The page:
Advisors scrutinize big firmsí focus on direct sales.

As the competition for client assets heats up in a tightening market, so too, it seems, does the tension between independent advisors and their custodians.

An increasing number of firms are stepping up the their direct sales operations, raising questions about whether they're intruding into the same market as their advisor clients.

Such concerns used to be considered a "Schwab thing," as market leader Charles Schwab was the one making dramatic moves in the direct sales market while serving thousands of independent advisors.

That's no longer the case, however, as other firms with both retail and custodial arms try to tangle with competition, tighter margins and demands from investors for a more diversified array of offerings.

"I wouldn't be surprised if you see more robust offerings from companies like TD Waterhouse and Fidelity," says Matt McGinness, an analyst with Cerulli Associates, a financial services research and consulting firm in Cambridge, Mass. "If they don't, they'll risk losing clients to the Merrill Lynch's of the world."

Whenever they do make moves on the retail side, however, they are straddling what many advisors feel is a blurry line-the line between serving an advisor clientele and competing against it.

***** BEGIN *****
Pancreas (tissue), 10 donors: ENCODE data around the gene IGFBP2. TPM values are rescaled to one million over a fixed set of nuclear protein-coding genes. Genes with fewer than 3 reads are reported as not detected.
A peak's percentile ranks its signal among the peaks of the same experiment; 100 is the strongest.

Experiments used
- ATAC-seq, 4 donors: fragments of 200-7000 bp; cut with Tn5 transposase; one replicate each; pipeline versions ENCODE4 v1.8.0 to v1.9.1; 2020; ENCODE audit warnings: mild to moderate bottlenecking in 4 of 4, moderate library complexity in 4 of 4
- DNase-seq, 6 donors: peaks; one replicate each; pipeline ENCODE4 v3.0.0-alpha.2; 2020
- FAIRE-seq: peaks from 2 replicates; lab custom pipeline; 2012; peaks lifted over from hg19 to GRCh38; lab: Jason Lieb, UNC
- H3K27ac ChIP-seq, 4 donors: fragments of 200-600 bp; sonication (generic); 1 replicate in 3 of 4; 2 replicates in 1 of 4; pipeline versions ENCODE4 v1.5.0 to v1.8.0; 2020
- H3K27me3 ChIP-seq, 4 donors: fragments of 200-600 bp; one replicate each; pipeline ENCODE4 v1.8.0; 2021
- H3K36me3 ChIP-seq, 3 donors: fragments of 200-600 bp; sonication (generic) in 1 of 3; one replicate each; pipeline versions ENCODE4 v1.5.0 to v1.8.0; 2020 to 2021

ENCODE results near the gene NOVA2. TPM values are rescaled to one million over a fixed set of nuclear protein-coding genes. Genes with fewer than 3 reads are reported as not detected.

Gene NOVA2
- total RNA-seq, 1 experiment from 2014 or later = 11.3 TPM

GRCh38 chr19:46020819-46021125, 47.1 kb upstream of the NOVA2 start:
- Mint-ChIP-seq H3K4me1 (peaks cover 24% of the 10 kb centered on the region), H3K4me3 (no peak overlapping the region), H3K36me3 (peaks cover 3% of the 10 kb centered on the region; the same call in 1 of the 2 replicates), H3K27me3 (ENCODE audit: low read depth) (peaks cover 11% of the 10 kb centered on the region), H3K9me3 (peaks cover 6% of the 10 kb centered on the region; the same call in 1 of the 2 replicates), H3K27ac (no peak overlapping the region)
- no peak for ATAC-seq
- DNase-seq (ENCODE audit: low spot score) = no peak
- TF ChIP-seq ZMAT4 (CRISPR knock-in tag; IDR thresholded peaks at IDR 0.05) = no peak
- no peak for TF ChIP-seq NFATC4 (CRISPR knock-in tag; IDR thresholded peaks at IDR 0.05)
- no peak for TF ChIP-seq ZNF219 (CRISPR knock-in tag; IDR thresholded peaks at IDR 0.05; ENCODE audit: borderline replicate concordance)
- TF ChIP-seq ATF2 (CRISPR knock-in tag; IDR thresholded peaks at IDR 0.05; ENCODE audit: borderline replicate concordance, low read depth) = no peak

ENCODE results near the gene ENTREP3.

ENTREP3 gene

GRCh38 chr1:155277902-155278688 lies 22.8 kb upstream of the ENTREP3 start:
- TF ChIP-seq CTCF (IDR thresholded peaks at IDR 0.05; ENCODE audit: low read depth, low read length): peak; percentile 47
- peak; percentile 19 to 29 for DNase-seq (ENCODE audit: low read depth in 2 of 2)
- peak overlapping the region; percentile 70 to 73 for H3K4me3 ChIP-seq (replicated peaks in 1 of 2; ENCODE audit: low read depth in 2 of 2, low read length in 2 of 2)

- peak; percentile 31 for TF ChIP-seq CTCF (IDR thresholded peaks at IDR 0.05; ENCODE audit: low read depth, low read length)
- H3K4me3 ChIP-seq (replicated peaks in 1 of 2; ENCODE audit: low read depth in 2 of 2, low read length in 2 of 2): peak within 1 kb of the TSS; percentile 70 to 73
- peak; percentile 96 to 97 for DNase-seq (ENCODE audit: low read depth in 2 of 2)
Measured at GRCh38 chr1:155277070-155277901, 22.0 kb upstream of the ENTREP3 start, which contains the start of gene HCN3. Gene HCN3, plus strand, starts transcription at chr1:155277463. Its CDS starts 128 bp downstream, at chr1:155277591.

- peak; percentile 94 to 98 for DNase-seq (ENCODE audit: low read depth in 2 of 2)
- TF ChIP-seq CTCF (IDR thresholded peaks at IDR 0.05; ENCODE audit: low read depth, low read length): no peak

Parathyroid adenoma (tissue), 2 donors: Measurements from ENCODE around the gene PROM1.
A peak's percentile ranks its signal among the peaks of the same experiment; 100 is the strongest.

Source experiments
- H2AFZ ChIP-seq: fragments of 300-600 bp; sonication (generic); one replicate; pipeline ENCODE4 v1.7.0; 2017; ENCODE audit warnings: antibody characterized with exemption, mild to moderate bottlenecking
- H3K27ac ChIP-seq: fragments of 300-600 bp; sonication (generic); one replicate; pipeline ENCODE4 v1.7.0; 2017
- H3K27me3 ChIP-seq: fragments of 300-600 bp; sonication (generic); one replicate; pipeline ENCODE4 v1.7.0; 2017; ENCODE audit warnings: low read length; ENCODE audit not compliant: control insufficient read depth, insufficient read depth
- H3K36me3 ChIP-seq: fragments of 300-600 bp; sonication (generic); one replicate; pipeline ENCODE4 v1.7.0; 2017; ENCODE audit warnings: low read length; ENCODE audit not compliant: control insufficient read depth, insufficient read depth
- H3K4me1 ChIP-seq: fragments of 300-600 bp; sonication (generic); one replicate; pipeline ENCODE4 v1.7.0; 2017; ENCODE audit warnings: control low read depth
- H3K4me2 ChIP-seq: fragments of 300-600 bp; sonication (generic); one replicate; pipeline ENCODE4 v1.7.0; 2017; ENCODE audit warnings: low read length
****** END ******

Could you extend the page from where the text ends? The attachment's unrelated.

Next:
This was clear three years ago when Charles Schwab bought U.S. Trust, a dramatic move that signaled the company's resolute desire to establish itself in the high-net-worth market many advisors coveted. The move, however, rankled some of the independent advisors who relied on Schwab, as did Schwab's decision a year later to unveil a "private-client office" program aimed at directly serving affluent clients.

Now Schwab isn't alone in such endeavors. Recent reports of TD Waterhouse and SEI Investments Co. stepping up their direct sales efforts came as a shock to some advisors, particularly those who signed on with the firms to avoid such conflicts.

In an indication of how sensitive the issue is among custodians, Waterhouse sent out a letter to its advisors immediately after the reports, denying it planned on competing with them. The letter stated the reports of a "full-service division" at Waterhouse were incorrectly drawn from a discussion at its national conference about plans to expand investment tools for self-directed retail customers.

J. Thomas Bradley, president of TD Waterhouse Institutional Services, could not be reached for comment, but in a written statement he asserted that there is no connection between the firm's retail efforts and the market served by its advisor clients. "TD Waterhouse Investment Centers have been in existence for five years and offer limited, non-discretionary guidance, whereas virtually all of our advisors have full-service relationships including trading authorization for client accounts," Bradley says.